New Internationalist

Pepsi and Maria

January 2005

by Adam Zameenzad

Adam Zameenzad is rapidly gaining a reputation for highly imaginative and boundary-crossing fiction. His sixth novel is set in an unnamed South American city, a place of sadism and corruption, unimaginable desperation and routine brutality. This is a place where the police gather for a convivial drink before setting out to murder street children, and teenage mothers pacify their hungry infants by giving them glue to sniff. The reader is catapulted directly into the heart of this nightmarish world as two street kids, Pepsi and Maria narrowly escape an attack by Caddy, a psychotic police officer whose obsessive mission is to hunt them down and kill them.

It gradually emerges, as the story is told in the perpetual present of life on the street, that Pepsi is the illegitimate, disowned son of an important politician and that Caddy’s ‘street cleaning’ crusade goes beyond personal zeal and involves the presidential ambitions of his political master. The resourceful Pepsi has a mission of his own, which is to return the kidnapped Maria to her home in the rubbish-tip slum ironically called ‘Heaven’. The children call on the aid of the community of the dispossessed and a face-off ensues between those who have nothing left to lose and those who view everything, including children, as commercial commodities.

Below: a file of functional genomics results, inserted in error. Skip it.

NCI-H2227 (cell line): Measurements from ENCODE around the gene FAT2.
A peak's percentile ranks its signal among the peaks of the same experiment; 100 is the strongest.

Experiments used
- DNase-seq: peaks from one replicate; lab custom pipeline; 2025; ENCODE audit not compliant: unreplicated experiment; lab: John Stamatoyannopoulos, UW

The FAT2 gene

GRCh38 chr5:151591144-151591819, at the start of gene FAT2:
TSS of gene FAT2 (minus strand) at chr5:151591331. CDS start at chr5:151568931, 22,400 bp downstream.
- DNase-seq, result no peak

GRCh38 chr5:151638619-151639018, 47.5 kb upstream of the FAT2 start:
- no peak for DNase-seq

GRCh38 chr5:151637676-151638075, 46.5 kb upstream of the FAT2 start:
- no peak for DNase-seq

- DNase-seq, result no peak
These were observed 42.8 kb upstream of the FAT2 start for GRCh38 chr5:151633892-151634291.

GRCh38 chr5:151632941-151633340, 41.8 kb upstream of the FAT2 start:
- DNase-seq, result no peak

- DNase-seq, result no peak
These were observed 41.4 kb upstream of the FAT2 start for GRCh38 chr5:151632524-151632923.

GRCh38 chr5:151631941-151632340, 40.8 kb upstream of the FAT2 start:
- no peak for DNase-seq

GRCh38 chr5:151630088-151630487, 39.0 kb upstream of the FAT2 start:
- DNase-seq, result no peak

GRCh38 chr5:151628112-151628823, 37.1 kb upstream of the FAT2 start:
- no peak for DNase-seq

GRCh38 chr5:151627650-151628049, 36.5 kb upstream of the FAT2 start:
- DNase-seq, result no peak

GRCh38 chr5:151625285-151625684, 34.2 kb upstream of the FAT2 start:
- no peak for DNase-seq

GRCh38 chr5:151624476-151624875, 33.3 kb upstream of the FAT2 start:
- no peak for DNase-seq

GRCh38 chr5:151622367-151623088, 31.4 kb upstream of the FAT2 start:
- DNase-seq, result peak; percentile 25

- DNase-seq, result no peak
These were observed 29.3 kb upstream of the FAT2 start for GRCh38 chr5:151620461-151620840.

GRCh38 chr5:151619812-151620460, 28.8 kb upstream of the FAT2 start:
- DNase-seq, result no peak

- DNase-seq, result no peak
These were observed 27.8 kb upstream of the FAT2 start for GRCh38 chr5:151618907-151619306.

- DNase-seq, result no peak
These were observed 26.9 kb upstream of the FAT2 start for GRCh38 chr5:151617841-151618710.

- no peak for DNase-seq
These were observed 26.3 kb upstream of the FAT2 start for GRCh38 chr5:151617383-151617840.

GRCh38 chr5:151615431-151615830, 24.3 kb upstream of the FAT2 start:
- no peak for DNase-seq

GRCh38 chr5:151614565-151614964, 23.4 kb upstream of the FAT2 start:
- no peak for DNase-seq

Pepsi and Maria is a beautifully crafted, multi-faceted book; at once a highly dramatic and gripping thriller, a vivid re-imagining of the clichéd Magical Realism genre and a searing indictment of the ways in which self-righteous moral certainty lead to a ratcheting-up of cruelty and inhumanity.

Peter Whittaker

Front cover of New Internationalist magazine, issue 375 This column was published in the January 2005 issue of New Internationalist. To read more, buy this issue or subscribe.

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Product information The Maia Press ISBN 1 904559 06 9
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This article was originally published in issue 375

New Internationalist Magazine issue 375
Issue 375

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